The Ultimate Gingerbread Biscuit (no kiddin’) GF, DF, NF, WF, SF, EF, vegan

If you are looking for a biscuit with a crunchy outside and a soft, almost cake-like centre, that smells and tastes like christmas, search no more. I came up with the ultimate spiced biscuit recipe, and I am gonna share it with you.

Gingerbread Star Biscuit

Gingerbread Star Biscuit

Kept in a tin box with a slice of apple, it will stay moist and fresh.

The Star Christmas Biscuit Dough

The Star Christmas Biscuit Dough


175g Doves Farm White Bread Flour

1/2 tsp Ginger Bread Spice Mix (Nutmeg, Cinnamon, Orange Peel, Coriander, Fennel, Aniseed, Clove, Cardamom) OR 1/2 tsp Ginger

1/2 tsp Vanilla Powder

1/2 tsp Cinnamon

1/2 tsp Bicarbonate of Soda

3/4 tsp Baking Powder

50 g Pure Sunflower Spread

75g Light Soft Brown Sugar

3 TBSP Maple Syrup

1 TBSP Sunflower Oil


Preheat oven (Fan assisted 150 C, others 170 C), takes 10-12 minutes

Mix together the flour, spices, bicarbonate and baking powder.

Add the brown sugar. Stir until combined.

Add 2 TBSP of Maple Syrup and mix until combined.

Add the Sunflower Spread in small pieces and mix until dough forms small crumbs.

Add another 1 TBSP of Maple Syrup together with 1 TBSP of oil. Using your hands, form a soft dough.

The dough should be soft and evenly combined but not sticky.

Leave in the fridge for about 5 minutes.

Take your dough out of the fridge, cut it in four equal parts and start with the first quarter.

After flattening the dough with your hands, you can now use your rolling pin until the dough appears approximately 1/2 cm thin.

Cut out your desired shapes, and peel the biscuits off the foil.

Place on cookie sheet and bake for approx. 10 min.

Keep in tin for later, use them as gift tags, on the tree or treat Santa’s Reindeer… .

A Decorative Gift Tag

A Decorative Gift Tag

I like them quite plain, but they look also lovely with some icing on top, sprinkles, chocolate (df nf version) or marshmallows (make sure they are df and gf).

If you want to be a bit over the top, decorate with real gold (oh go on, it is christmas…!).

Easy with the kids, as well, as you can see:

allergyBabe busy working on his Christmas Biscuits.

allergyBabe busy working on his Christmas Biscuits.


Merry Christmas to You!

Merry Christmas to You!

A as in Anaphylaxis, All About Allergies

How to find the right nursery for your allergic child

Even the thought of having someone else taking responsibility for allergybabe gave me goosebumps.

After all we went through together, 24/7, day and night, I was very uncomfortable to leave our well established safety zone, our castle of protection, into a new and dangerous outside world.

On the other hand, allergybabe is our first and so far, only child. He needed to be around other children, other people with different stimuli and a different language (not just english, but british english…).

So I gave it a try. Equipped with a heavy suit of armour, we were ready to conquer the non allergy friendly world and so far, succeeded.

For over a year now, allergybabe (who is 2,5 years now) is at a very caring nursery, playing happily along his peers and learning something new every day. What makes it such a good and healthy experience is, that we constantly talk about anything that occurs. From management to the practicioners and the catering staff, I could not be more pleased.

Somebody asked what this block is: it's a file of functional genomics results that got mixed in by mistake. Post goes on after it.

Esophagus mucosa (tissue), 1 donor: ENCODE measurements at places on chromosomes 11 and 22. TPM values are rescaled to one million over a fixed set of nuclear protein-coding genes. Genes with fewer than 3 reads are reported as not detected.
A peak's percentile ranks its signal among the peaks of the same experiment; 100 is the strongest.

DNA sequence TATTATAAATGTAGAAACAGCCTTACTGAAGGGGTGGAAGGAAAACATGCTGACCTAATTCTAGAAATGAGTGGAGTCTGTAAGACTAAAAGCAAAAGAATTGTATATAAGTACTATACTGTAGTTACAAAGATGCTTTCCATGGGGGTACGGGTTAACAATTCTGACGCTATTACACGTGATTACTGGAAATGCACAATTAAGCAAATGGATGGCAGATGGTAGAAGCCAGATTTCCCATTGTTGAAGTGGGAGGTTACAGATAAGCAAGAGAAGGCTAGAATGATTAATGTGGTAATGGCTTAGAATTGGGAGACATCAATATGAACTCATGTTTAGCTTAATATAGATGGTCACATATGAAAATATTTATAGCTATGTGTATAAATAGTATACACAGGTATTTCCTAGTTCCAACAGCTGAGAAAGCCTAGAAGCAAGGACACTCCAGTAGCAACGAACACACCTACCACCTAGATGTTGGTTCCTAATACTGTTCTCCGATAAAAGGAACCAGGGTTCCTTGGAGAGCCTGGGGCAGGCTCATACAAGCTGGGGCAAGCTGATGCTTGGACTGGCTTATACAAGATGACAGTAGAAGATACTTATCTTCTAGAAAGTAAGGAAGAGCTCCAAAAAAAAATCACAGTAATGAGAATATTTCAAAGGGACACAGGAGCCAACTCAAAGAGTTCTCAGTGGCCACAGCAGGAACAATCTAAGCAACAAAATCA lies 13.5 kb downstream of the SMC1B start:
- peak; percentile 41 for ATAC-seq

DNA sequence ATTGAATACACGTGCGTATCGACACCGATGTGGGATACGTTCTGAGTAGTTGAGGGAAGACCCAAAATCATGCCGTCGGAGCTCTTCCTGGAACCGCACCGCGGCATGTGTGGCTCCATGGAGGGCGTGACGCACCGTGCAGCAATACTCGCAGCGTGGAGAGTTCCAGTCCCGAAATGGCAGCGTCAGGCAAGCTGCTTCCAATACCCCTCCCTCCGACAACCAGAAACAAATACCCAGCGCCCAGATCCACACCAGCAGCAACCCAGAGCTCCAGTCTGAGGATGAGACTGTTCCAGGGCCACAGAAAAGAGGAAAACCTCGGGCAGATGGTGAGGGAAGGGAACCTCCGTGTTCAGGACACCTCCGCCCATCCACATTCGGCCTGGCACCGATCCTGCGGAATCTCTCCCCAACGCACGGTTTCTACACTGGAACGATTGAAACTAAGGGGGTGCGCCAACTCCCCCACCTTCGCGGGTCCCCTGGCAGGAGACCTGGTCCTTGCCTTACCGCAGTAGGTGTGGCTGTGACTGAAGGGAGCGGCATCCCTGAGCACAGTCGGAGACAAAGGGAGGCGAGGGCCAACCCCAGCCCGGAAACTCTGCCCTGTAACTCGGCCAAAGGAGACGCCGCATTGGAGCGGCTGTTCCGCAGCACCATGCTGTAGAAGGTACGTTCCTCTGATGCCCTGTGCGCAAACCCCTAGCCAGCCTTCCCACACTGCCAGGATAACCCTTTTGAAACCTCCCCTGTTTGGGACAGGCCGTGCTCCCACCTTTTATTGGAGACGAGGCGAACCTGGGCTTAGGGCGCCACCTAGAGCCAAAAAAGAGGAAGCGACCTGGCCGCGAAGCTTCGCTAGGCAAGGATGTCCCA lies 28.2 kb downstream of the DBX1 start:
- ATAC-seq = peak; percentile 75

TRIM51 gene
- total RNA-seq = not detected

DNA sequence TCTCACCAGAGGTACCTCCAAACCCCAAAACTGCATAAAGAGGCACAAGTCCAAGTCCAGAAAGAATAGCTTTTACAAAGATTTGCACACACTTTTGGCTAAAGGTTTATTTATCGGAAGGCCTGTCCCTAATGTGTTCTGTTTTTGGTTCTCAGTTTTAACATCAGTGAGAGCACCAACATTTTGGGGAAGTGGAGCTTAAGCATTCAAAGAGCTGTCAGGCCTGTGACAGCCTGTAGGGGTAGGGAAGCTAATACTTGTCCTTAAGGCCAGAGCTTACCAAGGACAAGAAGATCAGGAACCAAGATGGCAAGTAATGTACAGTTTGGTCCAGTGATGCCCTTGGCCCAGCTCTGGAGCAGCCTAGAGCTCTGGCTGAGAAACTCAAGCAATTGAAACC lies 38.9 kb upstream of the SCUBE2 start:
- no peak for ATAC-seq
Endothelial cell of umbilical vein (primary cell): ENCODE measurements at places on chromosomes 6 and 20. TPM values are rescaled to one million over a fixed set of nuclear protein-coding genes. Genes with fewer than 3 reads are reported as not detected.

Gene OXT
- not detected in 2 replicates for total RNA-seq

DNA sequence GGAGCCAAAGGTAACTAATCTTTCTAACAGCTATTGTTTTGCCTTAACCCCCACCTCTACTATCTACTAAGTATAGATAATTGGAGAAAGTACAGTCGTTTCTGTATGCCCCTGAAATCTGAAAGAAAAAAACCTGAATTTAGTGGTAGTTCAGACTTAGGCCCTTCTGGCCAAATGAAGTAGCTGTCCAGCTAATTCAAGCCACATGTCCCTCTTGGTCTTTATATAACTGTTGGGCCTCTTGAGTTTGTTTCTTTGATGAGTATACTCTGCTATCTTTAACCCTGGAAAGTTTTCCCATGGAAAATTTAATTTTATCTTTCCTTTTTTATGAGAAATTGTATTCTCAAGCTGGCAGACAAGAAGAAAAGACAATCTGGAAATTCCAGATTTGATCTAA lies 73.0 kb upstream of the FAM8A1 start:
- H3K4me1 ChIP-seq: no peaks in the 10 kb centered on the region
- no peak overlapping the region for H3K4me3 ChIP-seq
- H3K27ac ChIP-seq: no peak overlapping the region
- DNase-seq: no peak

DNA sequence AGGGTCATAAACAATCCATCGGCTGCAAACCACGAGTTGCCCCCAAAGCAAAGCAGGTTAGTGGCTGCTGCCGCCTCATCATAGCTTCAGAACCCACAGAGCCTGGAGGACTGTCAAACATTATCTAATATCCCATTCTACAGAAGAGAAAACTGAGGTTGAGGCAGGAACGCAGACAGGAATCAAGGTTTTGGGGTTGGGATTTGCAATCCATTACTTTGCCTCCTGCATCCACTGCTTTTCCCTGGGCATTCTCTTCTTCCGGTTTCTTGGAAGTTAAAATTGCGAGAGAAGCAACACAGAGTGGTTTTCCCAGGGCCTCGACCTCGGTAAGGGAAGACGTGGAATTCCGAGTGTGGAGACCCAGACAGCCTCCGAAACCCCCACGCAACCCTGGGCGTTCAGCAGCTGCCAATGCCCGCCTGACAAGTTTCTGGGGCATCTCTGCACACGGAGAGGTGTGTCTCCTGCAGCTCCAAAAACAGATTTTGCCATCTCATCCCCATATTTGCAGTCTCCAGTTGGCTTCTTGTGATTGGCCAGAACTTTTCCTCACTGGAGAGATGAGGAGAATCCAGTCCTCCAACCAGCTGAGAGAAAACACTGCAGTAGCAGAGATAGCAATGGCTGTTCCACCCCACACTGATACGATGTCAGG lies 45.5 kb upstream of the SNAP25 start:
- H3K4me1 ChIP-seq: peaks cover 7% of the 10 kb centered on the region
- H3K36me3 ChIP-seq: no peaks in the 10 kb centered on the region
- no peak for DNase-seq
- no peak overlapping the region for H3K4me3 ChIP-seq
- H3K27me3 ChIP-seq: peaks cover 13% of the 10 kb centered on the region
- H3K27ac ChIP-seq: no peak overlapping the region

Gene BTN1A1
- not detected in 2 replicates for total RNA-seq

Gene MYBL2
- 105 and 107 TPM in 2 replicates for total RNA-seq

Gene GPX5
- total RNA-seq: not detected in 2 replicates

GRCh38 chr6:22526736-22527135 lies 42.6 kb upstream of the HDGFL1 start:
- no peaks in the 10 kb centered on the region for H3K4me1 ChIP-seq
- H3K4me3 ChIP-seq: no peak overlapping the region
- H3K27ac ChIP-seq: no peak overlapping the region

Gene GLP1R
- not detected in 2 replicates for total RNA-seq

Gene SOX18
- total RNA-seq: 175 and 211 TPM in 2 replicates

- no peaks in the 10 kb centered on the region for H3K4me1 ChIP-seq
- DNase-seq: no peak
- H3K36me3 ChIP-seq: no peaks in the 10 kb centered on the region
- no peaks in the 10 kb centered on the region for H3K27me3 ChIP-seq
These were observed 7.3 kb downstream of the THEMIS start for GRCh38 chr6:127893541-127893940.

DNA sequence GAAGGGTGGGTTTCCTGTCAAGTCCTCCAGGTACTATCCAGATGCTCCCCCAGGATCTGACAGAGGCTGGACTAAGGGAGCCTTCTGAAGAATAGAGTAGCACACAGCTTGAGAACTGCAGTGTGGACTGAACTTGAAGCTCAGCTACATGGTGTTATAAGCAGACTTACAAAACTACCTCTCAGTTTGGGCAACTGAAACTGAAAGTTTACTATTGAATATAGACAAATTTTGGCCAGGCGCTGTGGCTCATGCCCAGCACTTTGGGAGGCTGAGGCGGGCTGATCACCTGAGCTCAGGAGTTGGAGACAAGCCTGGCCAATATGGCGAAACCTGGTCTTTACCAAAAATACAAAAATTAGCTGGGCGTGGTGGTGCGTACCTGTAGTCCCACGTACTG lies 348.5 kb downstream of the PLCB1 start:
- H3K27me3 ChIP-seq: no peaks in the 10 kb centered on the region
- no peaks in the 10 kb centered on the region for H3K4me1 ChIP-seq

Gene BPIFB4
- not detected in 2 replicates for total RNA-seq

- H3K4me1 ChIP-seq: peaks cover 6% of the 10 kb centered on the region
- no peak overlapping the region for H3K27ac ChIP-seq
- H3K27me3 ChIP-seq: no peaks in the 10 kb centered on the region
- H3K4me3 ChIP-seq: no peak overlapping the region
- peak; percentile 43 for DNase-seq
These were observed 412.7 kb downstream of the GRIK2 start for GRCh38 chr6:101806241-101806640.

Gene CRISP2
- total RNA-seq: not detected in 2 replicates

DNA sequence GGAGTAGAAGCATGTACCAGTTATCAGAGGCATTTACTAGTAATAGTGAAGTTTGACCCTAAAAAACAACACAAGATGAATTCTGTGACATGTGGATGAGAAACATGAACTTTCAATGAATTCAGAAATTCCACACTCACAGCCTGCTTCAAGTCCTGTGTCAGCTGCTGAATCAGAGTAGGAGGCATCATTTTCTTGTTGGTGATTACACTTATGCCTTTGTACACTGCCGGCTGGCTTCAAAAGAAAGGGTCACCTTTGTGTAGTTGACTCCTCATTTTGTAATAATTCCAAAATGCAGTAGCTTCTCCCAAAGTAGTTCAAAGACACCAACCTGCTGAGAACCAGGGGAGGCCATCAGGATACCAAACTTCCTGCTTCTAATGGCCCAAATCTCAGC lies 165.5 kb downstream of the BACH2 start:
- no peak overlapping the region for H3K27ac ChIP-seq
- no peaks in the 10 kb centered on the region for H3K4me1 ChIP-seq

But how to find the right nursery? Here is some advise that helped me with my decision:

  • Ask if the staff has had any previous experiences with food allergic children. It is always easier to go somewhere someone else has implemented the rules and procedures then to do it all from scratch.
  • Ask as many questions and meet as much staff as possible. A truly caring nursery will always be happy to answer as many questions as possible.
  • Find out if staff get regular emergency training including Epipen (or other adrenalin devices) training?
  • Drop the word ‘cross contamination’. How familiar are they with it? Can they explain their measures to avoid accidental exposure?
  • Ask about an established plan to proceed in case of emergency. If they not have a plan, are they willed to set one up with professional support?
  • Are they comfortable to give emergency medication?
  • Can the catering provide allergy friendly meals?
  • ask yourself if you feel comfortable with the nursery and the responsible people (management, practicioners, etc.). If you do not feel comfortable, do not  proceed.

Once you have found an appropriate place, do not forget you are a team and that you have to continously work together to avoid an allergic reaction:

  • It is very helpful to have one person as the main responsible carer and one person of the management staff you can turn to all the time. In building a trustful relationship, it is much easier to pass on new information or to raise concerns. They will also get used to your child’s individual case, which is important when allergy symptoms occur, when food has to be ordered, medicine has to be applied or other decisions have to be made.
  • Point out, on a regular basis, how important it is to avoid cross contamination and oral allergen contact. The longer the child has not had a reaction, the easier it is to forget to be vigilant at all times.
  • Ask them to show you how an Epipen works by using the trainer pen. Routine is the best friend in emergency situations.

Have you had any experience about finding a nursery, babysitter, nanny or school for your little one? Are you more comfortable with a nanny who is solely responsible or with a nursery, were contamination may be more likely, but a team of people are there to take care? Is it important to have peers to learn and play with? Would love to read some comments.